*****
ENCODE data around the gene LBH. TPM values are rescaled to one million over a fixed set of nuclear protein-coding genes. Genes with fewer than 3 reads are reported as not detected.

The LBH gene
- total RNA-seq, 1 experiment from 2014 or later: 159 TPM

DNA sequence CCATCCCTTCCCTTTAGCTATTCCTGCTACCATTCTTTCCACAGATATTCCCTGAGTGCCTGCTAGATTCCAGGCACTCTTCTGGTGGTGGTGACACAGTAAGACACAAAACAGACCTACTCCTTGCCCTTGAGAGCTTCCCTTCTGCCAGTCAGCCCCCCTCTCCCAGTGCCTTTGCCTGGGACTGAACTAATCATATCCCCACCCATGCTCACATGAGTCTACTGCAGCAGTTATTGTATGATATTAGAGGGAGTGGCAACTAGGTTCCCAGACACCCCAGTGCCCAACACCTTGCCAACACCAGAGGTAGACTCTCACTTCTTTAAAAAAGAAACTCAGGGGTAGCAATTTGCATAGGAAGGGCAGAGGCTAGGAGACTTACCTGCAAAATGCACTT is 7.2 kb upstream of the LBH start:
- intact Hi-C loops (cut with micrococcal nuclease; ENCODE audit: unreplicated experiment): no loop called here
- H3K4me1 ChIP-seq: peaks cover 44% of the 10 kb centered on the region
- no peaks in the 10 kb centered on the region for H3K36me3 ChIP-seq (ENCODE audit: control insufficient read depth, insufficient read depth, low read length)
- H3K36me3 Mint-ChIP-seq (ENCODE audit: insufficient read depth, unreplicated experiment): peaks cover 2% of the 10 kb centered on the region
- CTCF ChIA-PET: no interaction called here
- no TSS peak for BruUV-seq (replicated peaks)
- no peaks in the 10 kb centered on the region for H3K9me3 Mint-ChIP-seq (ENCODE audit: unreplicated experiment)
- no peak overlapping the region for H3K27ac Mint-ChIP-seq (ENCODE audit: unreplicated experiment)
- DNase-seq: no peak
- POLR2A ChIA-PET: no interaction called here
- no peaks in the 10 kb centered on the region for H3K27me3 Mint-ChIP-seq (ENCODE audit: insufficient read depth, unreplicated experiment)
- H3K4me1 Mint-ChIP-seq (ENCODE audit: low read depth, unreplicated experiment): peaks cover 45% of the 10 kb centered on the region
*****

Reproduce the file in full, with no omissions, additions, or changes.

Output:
ENCODE data around the gene LBH. TPM values are rescaled to one million over a fixed set of nuclear protein-coding genes. Genes with fewer than 3 reads are reported as not detected.

The LBH gene
- total RNA-seq, 1 experiment from 2014 or later: 159 TPM

DNA sequence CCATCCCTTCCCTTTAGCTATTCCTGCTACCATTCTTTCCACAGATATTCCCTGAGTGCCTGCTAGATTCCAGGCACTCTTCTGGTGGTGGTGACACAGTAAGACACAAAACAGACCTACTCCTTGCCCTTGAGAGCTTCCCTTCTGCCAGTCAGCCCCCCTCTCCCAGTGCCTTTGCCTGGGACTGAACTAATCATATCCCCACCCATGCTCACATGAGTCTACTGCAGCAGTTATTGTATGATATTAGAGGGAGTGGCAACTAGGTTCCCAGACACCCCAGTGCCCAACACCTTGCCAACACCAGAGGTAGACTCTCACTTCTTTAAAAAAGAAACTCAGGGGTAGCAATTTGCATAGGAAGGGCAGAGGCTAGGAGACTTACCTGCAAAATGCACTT is 7.2 kb upstream of the LBH start:
- intact Hi-C loops (cut with micrococcal nuclease; ENCODE audit: unreplicated experiment): no loop called here
- H3K4me1 ChIP-seq: peaks cover 44% of the 10 kb centered on the region
- no peaks in the 10 kb centered on the region for H3K36me3 ChIP-seq (ENCODE audit: control insufficient read depth, insufficient read depth, low read length)
- H3K36me3 Mint-ChIP-seq (ENCODE audit: insufficient read depth, unreplicated experiment): peaks cover 2% of the 10 kb centered on the region
- CTCF ChIA-PET: no interaction called here
- no TSS peak for BruUV-seq (replicated peaks)
- no peaks in the 10 kb centered on the region for H3K9me3 Mint-ChIP-seq (ENCODE audit: unreplicated experiment)
- no peak overlapping the region for H3K27ac Mint-ChIP-seq (ENCODE audit: unreplicated experiment)
- DNase-seq: no peak
- POLR2A ChIA-PET: no interaction called here
- no peaks in the 10 kb centered on the region for H3K27me3 Mint-ChIP-seq (ENCODE audit: insufficient read depth, unreplicated experiment)
- H3K4me1 Mint-ChIP-seq (ENCODE audit: low read depth, unreplicated experiment): peaks cover 45% of the 10 kb centered on the region